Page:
– Broc Romanek, CompensationStandards.com
With a hat tip to Mike Melbinger, it looks like new proposed rules under Dodd-Frank’s Section 956 will be released this morning – at least by the National Credit Union Administration. The FDIC has already announced its open meeting planned for next Tuesday – and this WSJ article indicates that Office of the Comptroller of the Currency will act the same day. I don’t see anything similar from the SEC planned yet – but maybe the Commission will act in seriatim or will announce an open meeting at some point soon. I’m hearing that the proposed rule will be a re-proposal of the 2011 proposal (i.e. new comment period).
This WSJ article from last month telegraphed much of this – here’s an excerpt:
As part of a hard-fought update of crisis-era compensation rules expected in April, regulators plan to require banks to hold back much of an executive’s bonus beyond the three years already adopted by many firms, people familiar with the matter said. The new holding period has yet to be determined, though it likely will be shorter than the European standard of a decade, one person familiar with the matter said. Also unclear is the portion that will be deferred. The original draft of the rules five years ago said it should be as much as 50%. Whatever the final numbers, the rules will put further restrictions on payouts that already are under pressure as some big trading businesses dry up.
The moves are aimed at giving banks more time to claw back bonuses if it turns out the executive’s actions hurt the firm. They govern pay to risk-taking executives who are in a position to do material damage to their companies. In addition to extending the deferral window, regulators want to broaden the pool of bank employees subject to the new rules by expanding the definition of risk taker to include factors like the amount of money an employee handles. Regulators also are likely to be more specific on the instances in which executives might have to forfeit their bonuses entirely in the event of a material loss at the firm. Curbing executive pay is one of the remaining key issues left unresolved that were envisioned in the Dodd-Frank regulatory-overhaul law, passed in 2010 in the wake of the financial crisis.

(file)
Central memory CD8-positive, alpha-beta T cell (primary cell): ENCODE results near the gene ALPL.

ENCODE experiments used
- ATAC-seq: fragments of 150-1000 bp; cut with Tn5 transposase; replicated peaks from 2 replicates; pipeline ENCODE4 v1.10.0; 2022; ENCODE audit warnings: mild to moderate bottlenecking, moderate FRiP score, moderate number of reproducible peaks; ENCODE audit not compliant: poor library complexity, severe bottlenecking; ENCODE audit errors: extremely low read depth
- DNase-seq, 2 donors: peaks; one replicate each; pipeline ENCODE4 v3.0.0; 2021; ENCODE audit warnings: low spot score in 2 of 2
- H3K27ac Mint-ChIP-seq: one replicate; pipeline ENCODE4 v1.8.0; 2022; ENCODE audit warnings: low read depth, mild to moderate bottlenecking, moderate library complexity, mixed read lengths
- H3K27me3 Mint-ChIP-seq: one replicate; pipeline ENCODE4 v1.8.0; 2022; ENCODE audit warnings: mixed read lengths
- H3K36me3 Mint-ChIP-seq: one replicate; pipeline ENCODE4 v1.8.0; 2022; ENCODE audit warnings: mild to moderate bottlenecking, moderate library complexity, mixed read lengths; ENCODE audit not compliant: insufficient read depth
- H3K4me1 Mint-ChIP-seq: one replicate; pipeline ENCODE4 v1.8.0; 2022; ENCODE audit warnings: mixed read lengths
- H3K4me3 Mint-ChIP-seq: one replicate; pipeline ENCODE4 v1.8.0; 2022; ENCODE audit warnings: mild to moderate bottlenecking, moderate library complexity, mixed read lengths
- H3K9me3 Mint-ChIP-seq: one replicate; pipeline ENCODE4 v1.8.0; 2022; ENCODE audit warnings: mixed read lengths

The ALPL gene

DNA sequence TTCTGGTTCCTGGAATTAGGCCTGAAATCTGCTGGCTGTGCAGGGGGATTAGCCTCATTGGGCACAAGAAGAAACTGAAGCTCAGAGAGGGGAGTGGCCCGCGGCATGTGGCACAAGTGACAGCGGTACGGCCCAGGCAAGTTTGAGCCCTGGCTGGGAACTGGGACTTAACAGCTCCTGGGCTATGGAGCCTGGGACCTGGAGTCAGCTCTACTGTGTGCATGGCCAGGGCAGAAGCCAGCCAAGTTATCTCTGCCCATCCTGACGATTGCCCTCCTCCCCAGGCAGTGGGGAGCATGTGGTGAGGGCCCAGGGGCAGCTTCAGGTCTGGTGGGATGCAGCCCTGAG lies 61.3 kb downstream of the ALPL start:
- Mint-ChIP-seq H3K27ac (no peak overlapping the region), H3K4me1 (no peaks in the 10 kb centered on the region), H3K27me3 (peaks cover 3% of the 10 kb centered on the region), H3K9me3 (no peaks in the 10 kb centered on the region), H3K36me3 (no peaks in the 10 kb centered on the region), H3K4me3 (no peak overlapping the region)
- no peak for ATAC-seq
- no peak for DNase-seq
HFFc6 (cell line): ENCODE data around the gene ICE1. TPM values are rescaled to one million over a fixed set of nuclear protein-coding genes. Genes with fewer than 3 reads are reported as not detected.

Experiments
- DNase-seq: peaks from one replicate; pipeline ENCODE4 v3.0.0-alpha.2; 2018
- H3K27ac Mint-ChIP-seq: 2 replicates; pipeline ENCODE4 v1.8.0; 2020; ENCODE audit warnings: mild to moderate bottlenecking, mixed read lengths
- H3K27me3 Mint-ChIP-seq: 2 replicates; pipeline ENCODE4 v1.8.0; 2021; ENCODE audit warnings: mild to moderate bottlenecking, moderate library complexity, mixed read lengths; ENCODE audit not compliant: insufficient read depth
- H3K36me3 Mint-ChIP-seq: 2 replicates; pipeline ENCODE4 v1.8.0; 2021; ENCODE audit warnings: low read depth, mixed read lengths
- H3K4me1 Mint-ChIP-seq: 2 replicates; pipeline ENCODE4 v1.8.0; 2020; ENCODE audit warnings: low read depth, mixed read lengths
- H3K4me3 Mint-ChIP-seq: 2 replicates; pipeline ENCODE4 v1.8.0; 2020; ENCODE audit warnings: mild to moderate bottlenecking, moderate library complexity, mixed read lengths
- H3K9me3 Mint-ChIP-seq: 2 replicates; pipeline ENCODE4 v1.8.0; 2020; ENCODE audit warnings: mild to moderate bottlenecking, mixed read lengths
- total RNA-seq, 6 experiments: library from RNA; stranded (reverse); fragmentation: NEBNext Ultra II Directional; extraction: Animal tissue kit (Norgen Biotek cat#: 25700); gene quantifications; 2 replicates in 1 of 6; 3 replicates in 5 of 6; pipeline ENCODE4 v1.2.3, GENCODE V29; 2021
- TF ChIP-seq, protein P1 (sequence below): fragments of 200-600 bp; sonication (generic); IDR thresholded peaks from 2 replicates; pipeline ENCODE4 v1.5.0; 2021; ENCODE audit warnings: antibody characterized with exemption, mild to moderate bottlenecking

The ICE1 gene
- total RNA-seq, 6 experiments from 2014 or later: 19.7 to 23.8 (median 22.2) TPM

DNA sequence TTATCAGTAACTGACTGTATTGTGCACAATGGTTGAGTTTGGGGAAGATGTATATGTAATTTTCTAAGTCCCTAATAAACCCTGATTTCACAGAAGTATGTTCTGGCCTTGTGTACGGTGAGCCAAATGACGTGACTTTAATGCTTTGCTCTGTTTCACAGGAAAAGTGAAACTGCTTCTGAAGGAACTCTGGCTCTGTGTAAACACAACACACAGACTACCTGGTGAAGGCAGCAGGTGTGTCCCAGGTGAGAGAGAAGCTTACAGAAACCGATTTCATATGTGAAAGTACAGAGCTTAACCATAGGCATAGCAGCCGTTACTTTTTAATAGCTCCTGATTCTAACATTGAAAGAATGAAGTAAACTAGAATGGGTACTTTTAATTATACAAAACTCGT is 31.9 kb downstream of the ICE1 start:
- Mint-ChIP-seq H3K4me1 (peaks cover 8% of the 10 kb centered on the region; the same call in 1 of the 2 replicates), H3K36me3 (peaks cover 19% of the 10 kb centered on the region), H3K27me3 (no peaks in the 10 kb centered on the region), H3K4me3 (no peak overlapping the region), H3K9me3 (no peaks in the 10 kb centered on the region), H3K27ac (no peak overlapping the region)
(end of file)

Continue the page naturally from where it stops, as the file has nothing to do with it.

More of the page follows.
The effort to complete the rule got a fresh push this month as President Barack Obama met with financial regulators at the White House, urging them to prioritize wrapping up rules that govern executive compensation during his remaining time in office. New rules ought to ensure that those working for financial firms are “less incentivized to take big, reckless risks” that could wind up harming the financial system, Mr. Obama said after the meeting.
As regulators complete the new version of the rule, they are discussing not just giving it more teeth than the original 2011 proposal but also forcing Wall Street to go beyond current compensation practices. Those have evolved over the past five years to align with the concepts of the original plan, even though it was never implemented. In addition to extending the deferral window for parts of bonuses, regulators want to broaden the pool of bank employees subject to the new rules by expanding the definition of “risk taker” to include benchmarks such as the size of the assets traded by an employee.
The new version of the rule is likely to codify for the first time as government policy a requirement that companies claw back some of their top officials’ incentive pay if they have to reinstate financial results. That provision wasn’t in the 2011 proposal but has become a common practice on Wall Street in recent years.